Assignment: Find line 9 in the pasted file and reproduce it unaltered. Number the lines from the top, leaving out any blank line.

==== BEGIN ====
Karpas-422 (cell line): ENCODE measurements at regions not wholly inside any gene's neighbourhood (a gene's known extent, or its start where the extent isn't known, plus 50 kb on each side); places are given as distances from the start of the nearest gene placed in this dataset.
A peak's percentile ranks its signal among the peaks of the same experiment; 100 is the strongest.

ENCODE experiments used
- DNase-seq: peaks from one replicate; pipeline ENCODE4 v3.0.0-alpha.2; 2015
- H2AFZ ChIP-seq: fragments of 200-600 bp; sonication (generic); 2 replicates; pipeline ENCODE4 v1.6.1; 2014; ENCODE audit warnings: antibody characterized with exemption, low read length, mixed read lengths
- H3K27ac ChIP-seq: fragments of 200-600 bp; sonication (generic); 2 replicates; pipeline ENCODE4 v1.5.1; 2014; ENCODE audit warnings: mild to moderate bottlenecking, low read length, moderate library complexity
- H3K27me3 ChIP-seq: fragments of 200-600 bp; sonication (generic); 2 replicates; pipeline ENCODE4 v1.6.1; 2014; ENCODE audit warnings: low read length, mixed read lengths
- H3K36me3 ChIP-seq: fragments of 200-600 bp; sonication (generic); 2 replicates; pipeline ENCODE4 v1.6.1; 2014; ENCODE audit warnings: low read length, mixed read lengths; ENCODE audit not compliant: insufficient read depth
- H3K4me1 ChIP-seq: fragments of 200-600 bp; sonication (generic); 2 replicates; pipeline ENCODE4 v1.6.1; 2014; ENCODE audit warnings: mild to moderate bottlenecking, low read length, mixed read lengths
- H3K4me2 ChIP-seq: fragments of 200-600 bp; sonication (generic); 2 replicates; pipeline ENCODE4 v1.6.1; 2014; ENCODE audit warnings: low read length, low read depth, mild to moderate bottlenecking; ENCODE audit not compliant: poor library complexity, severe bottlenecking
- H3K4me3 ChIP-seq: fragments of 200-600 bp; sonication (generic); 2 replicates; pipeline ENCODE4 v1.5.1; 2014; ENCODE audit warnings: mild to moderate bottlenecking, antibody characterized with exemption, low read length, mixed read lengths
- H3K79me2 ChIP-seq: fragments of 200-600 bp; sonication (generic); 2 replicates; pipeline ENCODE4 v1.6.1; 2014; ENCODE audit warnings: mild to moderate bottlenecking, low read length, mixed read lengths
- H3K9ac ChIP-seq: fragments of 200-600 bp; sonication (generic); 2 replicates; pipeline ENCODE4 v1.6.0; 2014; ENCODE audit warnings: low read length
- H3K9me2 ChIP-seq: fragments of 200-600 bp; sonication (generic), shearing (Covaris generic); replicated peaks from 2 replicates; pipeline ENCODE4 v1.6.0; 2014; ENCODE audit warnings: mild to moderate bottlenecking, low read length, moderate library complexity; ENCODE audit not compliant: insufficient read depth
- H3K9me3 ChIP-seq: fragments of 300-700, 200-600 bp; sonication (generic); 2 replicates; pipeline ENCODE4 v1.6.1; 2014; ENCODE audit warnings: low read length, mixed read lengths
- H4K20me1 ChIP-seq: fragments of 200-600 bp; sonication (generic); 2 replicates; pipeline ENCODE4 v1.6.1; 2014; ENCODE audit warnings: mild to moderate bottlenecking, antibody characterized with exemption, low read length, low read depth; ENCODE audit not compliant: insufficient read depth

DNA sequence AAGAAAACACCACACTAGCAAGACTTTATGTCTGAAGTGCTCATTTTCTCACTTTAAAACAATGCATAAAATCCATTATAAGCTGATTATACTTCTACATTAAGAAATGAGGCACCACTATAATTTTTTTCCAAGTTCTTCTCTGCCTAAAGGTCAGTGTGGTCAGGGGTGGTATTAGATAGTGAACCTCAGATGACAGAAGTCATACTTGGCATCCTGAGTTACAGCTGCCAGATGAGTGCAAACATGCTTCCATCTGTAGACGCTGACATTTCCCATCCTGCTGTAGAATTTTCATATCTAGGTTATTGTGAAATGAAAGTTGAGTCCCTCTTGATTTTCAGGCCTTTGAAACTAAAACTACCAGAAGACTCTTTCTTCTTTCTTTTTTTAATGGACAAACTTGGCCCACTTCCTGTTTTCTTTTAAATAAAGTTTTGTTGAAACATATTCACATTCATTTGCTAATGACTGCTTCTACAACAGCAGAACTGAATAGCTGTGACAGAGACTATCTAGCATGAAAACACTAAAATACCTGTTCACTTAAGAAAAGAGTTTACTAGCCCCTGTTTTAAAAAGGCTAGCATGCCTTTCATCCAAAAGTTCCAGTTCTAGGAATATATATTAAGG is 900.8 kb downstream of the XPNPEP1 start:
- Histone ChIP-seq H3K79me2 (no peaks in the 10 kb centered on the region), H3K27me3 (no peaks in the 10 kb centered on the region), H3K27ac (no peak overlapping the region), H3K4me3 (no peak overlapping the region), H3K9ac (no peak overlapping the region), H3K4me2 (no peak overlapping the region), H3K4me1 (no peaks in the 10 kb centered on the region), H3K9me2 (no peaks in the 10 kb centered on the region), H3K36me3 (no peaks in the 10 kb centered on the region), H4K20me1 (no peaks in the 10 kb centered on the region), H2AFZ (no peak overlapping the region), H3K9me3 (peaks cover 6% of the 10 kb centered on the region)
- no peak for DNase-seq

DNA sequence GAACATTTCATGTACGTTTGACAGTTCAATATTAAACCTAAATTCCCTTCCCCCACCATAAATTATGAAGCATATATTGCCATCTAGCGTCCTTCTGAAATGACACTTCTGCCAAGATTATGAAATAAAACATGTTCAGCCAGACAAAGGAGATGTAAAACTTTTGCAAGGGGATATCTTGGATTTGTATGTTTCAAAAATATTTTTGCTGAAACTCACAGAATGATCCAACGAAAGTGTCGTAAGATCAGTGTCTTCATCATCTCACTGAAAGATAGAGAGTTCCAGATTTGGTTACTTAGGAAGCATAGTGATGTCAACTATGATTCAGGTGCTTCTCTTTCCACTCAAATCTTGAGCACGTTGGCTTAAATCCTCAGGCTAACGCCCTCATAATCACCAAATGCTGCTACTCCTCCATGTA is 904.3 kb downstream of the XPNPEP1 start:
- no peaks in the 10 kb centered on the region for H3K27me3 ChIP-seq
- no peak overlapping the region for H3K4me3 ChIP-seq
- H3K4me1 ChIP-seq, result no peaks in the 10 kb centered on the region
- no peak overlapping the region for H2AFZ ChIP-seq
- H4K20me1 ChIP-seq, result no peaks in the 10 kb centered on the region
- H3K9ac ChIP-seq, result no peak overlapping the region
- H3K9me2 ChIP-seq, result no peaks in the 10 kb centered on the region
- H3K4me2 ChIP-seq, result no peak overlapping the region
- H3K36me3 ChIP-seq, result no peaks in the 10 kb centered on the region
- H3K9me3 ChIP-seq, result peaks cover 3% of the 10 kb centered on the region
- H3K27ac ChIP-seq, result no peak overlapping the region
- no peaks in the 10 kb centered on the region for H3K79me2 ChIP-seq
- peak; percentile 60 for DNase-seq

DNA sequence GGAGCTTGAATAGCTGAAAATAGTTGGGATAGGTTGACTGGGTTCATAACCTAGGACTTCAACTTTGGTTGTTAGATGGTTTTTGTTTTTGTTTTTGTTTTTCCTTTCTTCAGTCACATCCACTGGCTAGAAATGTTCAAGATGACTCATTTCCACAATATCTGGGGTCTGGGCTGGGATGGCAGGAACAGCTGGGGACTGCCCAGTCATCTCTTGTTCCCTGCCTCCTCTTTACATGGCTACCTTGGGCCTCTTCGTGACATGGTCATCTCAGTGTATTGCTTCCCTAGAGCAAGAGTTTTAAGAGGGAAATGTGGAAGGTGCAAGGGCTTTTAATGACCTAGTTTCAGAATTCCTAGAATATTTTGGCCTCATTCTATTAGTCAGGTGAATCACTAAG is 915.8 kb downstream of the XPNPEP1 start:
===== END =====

- H3K4me1 ChIP-seq: fragments of 200-600 bp; sonication (generic); 2 replicates; pipeline ENCODE4 v1.6.1; 2014; ENCODE audit warnings: mild to moderate bottlenecking, low read length, mixed read lengths